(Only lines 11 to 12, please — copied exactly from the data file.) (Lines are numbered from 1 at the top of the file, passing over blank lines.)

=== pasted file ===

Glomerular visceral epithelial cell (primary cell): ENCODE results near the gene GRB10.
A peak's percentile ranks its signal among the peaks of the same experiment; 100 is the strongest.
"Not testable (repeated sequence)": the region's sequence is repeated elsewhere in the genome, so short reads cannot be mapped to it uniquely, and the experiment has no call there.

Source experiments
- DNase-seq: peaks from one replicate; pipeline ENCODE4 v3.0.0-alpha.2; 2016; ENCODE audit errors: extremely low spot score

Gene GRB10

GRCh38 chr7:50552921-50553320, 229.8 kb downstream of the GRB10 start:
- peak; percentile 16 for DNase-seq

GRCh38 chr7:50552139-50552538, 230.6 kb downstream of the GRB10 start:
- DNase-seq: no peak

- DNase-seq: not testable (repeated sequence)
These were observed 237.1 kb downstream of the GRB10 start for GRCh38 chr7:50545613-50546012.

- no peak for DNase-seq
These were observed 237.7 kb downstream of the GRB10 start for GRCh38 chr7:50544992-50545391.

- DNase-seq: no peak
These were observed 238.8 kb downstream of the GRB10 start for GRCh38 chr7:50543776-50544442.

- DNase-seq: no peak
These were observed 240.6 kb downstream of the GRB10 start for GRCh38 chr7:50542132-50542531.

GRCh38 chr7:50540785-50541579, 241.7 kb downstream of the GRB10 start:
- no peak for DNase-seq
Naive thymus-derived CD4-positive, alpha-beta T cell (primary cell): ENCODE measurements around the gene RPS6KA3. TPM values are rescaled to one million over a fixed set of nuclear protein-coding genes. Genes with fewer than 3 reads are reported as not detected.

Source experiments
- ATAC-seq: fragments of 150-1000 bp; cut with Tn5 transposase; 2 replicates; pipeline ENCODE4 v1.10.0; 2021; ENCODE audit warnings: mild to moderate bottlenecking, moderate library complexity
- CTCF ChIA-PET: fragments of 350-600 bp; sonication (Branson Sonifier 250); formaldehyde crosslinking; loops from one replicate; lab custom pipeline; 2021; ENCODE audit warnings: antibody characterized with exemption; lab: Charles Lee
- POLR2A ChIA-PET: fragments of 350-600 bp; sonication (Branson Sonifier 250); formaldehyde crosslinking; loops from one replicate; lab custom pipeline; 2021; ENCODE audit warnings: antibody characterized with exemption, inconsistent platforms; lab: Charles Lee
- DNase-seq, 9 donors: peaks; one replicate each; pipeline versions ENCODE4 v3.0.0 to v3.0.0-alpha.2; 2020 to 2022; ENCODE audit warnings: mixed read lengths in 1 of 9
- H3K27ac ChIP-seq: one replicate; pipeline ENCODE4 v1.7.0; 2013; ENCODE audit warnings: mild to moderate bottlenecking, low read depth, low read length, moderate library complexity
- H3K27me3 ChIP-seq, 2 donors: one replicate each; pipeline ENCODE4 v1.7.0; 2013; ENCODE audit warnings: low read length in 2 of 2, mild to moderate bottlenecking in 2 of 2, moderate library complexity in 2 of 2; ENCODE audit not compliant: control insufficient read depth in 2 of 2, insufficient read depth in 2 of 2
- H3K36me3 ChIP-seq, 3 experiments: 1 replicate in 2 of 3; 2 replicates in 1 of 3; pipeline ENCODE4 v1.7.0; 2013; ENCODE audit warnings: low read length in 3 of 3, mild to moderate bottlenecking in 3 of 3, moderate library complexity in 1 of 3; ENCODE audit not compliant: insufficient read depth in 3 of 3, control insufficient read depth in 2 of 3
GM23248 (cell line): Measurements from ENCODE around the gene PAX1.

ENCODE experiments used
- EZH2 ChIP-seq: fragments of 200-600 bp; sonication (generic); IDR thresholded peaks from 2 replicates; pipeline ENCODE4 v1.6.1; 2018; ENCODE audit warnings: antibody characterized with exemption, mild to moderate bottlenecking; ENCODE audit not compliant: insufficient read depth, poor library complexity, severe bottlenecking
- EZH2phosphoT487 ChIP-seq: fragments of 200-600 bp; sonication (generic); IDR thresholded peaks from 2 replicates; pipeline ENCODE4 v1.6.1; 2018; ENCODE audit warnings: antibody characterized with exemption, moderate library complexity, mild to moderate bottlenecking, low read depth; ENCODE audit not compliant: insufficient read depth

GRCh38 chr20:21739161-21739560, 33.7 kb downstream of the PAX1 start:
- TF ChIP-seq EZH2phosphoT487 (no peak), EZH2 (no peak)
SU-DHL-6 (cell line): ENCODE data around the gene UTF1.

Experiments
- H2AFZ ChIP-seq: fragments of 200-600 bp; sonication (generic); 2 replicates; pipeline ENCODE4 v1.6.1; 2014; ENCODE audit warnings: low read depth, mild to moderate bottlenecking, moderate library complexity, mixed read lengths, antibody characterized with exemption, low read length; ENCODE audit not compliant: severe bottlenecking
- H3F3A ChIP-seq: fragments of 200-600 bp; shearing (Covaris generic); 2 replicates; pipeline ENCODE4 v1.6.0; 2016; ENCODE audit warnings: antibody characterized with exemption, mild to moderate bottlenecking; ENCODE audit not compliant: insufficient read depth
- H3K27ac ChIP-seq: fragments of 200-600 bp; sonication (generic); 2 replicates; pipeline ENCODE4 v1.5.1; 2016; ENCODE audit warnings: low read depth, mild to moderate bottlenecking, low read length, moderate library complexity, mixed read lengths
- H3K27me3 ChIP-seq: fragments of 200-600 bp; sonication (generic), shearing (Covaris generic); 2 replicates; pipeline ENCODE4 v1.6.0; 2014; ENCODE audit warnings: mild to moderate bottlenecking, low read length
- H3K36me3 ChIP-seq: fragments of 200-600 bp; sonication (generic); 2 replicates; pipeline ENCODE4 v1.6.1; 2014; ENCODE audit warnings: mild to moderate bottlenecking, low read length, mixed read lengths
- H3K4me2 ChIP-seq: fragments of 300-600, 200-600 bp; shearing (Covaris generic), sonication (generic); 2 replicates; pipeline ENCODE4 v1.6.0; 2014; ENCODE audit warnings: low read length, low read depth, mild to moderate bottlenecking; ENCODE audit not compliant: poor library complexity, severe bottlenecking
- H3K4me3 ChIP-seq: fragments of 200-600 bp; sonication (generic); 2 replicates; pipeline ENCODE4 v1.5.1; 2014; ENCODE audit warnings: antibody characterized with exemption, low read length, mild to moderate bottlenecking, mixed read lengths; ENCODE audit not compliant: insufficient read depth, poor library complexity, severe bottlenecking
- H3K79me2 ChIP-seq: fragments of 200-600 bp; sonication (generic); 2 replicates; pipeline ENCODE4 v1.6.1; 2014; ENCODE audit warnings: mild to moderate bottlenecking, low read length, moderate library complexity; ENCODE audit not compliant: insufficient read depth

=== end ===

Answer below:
- DNase-seq: not testable (repeated sequence)
These were observed 237.1 kb downstream of the GRB10 start for GRCh38 chr7:50545613-50546012.